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All-or-nothing security policies strain resources by aiming for perfection. We need a better way to assess progress.

Robert Huber, Chief Security Officer at Tenable

March 25, 2024

3 Min Read
On a white surface sits a wooden man in his hands a block with the inscription - 100 percent security
Source: Dzmitry Skazau via Alamy Stock Photo


The context and metrics guiding risk assessments are constantly changing, and so is our understanding of what progress looks like as a security team. It's not possible to measure everything, and just because you can measure it doesn't mean it's important. This makes it easy to get lost in the details and miss the bigger picture: Are we directionally improving?

A big part of the problem is the standard security policy, which aims for perfection while losing sight of achievable goals. In our industry we have policies that say, for example, "all high-risk vulnerabilities must be addressed within 10 days," or "all user access must be reviewed quarterly." The assumption is that you will strive for 100%, with no conversation about whether this is achievable and what resources would be required to hit that goal.

Usually, a security team will hit that goal 70% of the time, which is deemed a failure. A team often spends an outsized number of resources trying to close the gap, for example, by addressing that 70% of critical vulnerabilities and the policy's goal of 100%. They may end up straining resources to aim for perfection when those resources could be better spent elsewhere.

As an industry, we need to take a step back and reevaluate the policies and metrics steering our programs, deciding whether they're realistic and whether they are even the right measurements. Here are three steps to take to achieve this.

1. Determine Your Risk Appetite

It's impossible to achieve perfection in all areas of risk. Security teams can end up playing whack-a-mole and lose focus on more subtle risks. There needs to be a business-level conversation to define where the organization's biggest security risks lie and where to devote resources, as well as areas in which its executives are comfortable with a certain level of risk. A critical vulnerability like MOVEit, for instance, could represent an acceptable risk in one area of a business, but not in another area that has tier one systems with zero to minimal allowance for an impact on the CIA triad of confidentiality, integrity, and availability. Look at where the biggest vulnerabilities lie within your industry and the types of attacks that commonly target businesses in your space to perform a risk assessment.

2. Set Flexible, Achievable Goals

The next step is to set achievable security policies, based on your risk assessment, that focus on incremental progress. You can't jump from patching 50% of vulnerabilities to 95% overnight. It's important to understand the resources it will take to hit your goal and what opportunities you'll give up by aiming for total patching versus 85%. It may not be worth the investment to close those last few points.

Instead of setting a static goal and aiming for perfection, focus on improving the program relative to where you were before. The questions you should be asking are: Are we moving in the right direction? Is the program improving? Are we reducing risk overall?

3. Reassess Regularly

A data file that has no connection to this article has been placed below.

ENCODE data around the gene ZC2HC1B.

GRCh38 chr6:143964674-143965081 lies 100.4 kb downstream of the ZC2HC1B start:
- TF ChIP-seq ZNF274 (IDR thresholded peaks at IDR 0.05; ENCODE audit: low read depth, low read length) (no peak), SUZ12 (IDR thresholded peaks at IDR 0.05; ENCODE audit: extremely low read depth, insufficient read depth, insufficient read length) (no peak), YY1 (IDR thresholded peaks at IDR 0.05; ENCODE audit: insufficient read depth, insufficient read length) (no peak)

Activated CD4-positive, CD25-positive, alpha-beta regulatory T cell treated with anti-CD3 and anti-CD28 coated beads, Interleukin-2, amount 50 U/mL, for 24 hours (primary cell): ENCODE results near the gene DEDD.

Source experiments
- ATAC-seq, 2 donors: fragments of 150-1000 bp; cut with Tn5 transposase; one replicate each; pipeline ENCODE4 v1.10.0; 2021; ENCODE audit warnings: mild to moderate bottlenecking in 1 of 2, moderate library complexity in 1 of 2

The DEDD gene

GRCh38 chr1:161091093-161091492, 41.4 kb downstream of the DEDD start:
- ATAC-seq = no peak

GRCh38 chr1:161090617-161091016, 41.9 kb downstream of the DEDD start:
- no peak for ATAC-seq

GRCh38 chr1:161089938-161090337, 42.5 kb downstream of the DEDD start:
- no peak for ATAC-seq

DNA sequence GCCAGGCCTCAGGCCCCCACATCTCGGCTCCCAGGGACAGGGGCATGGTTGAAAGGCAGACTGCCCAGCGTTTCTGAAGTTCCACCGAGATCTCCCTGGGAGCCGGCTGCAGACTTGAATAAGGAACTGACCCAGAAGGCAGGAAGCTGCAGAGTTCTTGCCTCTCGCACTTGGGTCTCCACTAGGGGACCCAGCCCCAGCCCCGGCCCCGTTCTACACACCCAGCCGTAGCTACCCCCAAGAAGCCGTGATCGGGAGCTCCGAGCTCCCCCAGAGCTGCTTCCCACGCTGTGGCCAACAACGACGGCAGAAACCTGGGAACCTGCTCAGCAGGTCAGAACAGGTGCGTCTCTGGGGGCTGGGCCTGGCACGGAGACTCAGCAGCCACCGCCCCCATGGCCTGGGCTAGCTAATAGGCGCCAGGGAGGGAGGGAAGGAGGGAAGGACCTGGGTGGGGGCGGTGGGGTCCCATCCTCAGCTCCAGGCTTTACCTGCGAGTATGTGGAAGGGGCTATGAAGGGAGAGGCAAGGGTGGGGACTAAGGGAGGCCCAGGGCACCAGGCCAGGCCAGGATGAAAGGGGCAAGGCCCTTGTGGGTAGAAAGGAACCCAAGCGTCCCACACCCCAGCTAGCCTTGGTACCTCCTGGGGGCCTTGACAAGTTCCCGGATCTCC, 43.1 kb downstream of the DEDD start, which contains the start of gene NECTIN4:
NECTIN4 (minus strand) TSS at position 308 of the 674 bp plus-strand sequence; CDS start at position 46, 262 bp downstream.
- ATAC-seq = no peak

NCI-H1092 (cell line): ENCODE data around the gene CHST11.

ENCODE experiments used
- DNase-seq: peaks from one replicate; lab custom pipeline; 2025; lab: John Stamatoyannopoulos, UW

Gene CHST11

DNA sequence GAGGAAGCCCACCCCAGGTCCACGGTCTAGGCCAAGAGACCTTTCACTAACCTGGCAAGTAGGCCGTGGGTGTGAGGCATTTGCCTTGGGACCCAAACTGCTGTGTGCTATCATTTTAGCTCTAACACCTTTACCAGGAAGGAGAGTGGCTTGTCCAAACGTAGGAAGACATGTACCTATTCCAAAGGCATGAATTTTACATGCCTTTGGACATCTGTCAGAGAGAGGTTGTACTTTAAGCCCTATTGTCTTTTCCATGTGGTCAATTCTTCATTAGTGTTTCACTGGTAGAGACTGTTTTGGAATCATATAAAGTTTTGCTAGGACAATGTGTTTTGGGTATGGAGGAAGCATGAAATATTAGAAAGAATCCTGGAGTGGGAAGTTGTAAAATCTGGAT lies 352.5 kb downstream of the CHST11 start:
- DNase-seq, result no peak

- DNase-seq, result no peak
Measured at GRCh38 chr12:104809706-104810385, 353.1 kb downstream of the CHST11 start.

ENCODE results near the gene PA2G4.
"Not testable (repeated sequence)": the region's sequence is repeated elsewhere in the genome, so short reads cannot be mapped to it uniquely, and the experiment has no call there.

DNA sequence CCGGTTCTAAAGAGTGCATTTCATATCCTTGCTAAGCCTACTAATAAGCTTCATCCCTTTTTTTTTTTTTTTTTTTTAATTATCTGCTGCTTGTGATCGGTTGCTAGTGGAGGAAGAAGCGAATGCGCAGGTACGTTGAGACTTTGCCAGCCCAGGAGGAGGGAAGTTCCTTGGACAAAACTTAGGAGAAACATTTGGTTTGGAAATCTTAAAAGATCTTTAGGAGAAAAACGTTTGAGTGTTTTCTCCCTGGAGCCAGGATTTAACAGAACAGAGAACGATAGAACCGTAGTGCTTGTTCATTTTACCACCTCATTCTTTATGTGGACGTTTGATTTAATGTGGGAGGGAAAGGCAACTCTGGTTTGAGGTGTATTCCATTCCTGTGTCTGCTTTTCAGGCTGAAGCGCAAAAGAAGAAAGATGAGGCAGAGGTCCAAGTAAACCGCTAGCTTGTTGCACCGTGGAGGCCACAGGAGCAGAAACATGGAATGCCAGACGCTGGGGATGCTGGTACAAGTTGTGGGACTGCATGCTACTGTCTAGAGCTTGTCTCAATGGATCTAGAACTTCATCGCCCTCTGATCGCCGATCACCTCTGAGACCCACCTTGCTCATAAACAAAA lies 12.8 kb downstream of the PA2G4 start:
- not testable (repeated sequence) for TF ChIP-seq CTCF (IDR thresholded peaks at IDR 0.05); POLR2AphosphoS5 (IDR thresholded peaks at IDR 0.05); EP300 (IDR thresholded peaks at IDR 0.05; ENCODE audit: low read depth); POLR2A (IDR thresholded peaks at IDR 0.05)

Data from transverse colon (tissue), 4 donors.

Since vulnerabilities and attack methods are always changing, security leaders should hold discussions regularly with the broader business to reassess risk appetite and security policies. At a minimum, this should be done annually. Reevaluate whether goals are aligned with known risks and risk tolerance, and make conscious decisions about the trade-offs.

For example, you may determine it's achievable to address 85% of critical vulnerabilities within 10 days. To get to 90%, X amount of resources, expressed in terms like monetary investment, time, or people, will be required. You may find 85% to be an acceptable level of risk when weighed against those additional resources.

Aim for Progress, Not Perfection

Decisions about risk should not be made in a vacuum. This is why security leaders must have these conversations with other business leaders and the board. The bottom line: Perfection is rarely achievable in this industry, and aiming for that absolute can do more harm than good. Instead, focus on making progress. Set realistic goals, take small steps to get there, and keep raising the bar until you've reached the optimal level of risk mitigation.

About the Author(s)

Robert Huber

Chief Security Officer at Tenable

Robert Huber, Tenable's chief security officer, head of research and president of Tenable Public Sector, LLC, oversees the company's global security and research teams, working cross-functionally to reduce risk to the organization, its customers, and the broader industry. He has more than 25 years of cybersecurity experience across the financial, defense, critical infrastructure, and technology sectors. Prior to joining Tenable, Robert was a chief security and strategy officer at Eastwind Networks. He was previously co-founder and president of Critical Intelligence, an OT threat intelligence and solutions provider, which cyber threat intelligence leader iSIGHT Partners acquired in 2015. He also served as a member of the Lockheed Martin CIRT, an OT security researcher at Idaho National Laboratory, and a chief security architect for JP Morgan Chase. Robert is a board member and advisor to several security startups and served in the US Air Force and Air National Guard for more than 22 years. Before retiring in 2021, he provided offensive and defensive cyber capabilities supporting the National Security Agency (NSA), United States Cyber Command, and state missions.

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